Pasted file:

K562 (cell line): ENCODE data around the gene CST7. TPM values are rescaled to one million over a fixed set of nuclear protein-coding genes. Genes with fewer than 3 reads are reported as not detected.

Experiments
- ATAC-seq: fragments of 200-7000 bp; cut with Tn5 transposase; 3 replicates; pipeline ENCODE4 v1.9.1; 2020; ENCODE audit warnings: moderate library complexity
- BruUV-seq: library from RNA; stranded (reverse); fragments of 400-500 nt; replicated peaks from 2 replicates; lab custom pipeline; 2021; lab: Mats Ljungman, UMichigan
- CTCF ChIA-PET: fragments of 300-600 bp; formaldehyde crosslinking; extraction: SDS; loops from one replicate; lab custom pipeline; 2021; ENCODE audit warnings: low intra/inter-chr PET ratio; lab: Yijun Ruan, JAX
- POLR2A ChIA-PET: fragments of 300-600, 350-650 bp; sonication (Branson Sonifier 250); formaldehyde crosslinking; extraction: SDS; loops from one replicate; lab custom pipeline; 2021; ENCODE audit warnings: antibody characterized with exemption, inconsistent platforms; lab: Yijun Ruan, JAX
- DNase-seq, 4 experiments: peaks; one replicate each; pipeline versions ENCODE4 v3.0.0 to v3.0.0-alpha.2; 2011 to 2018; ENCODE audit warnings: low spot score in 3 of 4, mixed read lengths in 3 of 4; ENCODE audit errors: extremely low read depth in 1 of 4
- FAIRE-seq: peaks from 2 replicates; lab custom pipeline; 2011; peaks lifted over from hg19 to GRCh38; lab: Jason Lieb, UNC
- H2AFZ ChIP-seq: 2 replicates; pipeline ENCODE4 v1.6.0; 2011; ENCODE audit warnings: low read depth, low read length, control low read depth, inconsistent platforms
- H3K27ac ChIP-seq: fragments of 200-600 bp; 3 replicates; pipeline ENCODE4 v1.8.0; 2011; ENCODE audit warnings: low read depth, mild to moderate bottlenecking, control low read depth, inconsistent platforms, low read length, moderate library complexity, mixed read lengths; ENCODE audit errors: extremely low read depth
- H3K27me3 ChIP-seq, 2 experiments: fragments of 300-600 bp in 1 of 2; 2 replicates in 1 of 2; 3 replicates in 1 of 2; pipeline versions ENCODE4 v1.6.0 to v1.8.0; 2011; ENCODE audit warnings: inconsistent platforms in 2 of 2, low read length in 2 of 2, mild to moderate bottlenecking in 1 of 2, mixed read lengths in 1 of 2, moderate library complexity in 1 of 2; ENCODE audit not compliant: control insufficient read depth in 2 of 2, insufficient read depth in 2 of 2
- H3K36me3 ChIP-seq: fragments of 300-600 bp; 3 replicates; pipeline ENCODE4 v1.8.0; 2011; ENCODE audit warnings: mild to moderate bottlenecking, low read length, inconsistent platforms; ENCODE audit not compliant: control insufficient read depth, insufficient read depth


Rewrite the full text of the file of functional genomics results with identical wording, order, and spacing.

K562 (cell line): ENCODE data around the gene CST7. TPM values are rescaled to one million over a fixed set of nuclear protein-coding genes. Genes with fewer than 3 reads are reported as not detected.

Experiments
- ATAC-seq: fragments of 200-7000 bp; cut with Tn5 transposase; 3 replicates; pipeline ENCODE4 v1.9.1; 2020; ENCODE audit warnings: moderate library complexity
- BruUV-seq: library from RNA; stranded (reverse); fragments of 400-500 nt; replicated peaks from 2 replicates; lab custom pipeline; 2021; lab: Mats Ljungman, UMichigan
- CTCF ChIA-PET: fragments of 300-600 bp; formaldehyde crosslinking; extraction: SDS; loops from one replicate; lab custom pipeline; 2021; ENCODE audit warnings: low intra/inter-chr PET ratio; lab: Yijun Ruan, JAX
- POLR2A ChIA-PET: fragments of 300-600, 350-650 bp; sonication (Branson Sonifier 250); formaldehyde crosslinking; extraction: SDS; loops from one replicate; lab custom pipeline; 2021; ENCODE audit warnings: antibody characterized with exemption, inconsistent platforms; lab: Yijun Ruan, JAX
- DNase-seq, 4 experiments: peaks; one replicate each; pipeline versions ENCODE4 v3.0.0 to v3.0.0-alpha.2; 2011 to 2018; ENCODE audit warnings: low spot score in 3 of 4, mixed read lengths in 3 of 4; ENCODE audit errors: extremely low read depth in 1 of 4
- FAIRE-seq: peaks from 2 replicates; lab custom pipeline; 2011; peaks lifted over from hg19 to GRCh38; lab: Jason Lieb, UNC
- H2AFZ ChIP-seq: 2 replicates; pipeline ENCODE4 v1.6.0; 2011; ENCODE audit warnings: low read depth, low read length, control low read depth, inconsistent platforms
- H3K27ac ChIP-seq: fragments of 200-600 bp; 3 replicates; pipeline ENCODE4 v1.8.0; 2011; ENCODE audit warnings: low read depth, mild to moderate bottlenecking, control low read depth, inconsistent platforms, low read length, moderate library complexity, mixed read lengths; ENCODE audit errors: extremely low read depth
- H3K27me3 ChIP-seq, 2 experiments: fragments of 300-600 bp in 1 of 2; 2 replicates in 1 of 2; 3 replicates in 1 of 2; pipeline versions ENCODE4 v1.6.0 to v1.8.0; 2011; ENCODE audit warnings: inconsistent platforms in 2 of 2, low read length in 2 of 2, mild to moderate bottlenecking in 1 of 2, mixed read lengths in 1 of 2, moderate library complexity in 1 of 2; ENCODE audit not compliant: control insufficient read depth in 2 of 2, insufficient read depth in 2 of 2
- H3K36me3 ChIP-seq: fragments of 300-600 bp; 3 replicates; pipeline ENCODE4 v1.8.0; 2011; ENCODE audit warnings: mild to moderate bottlenecking, low read length, inconsistent platforms; ENCODE audit not compliant: control insufficient read depth, insufficient read depth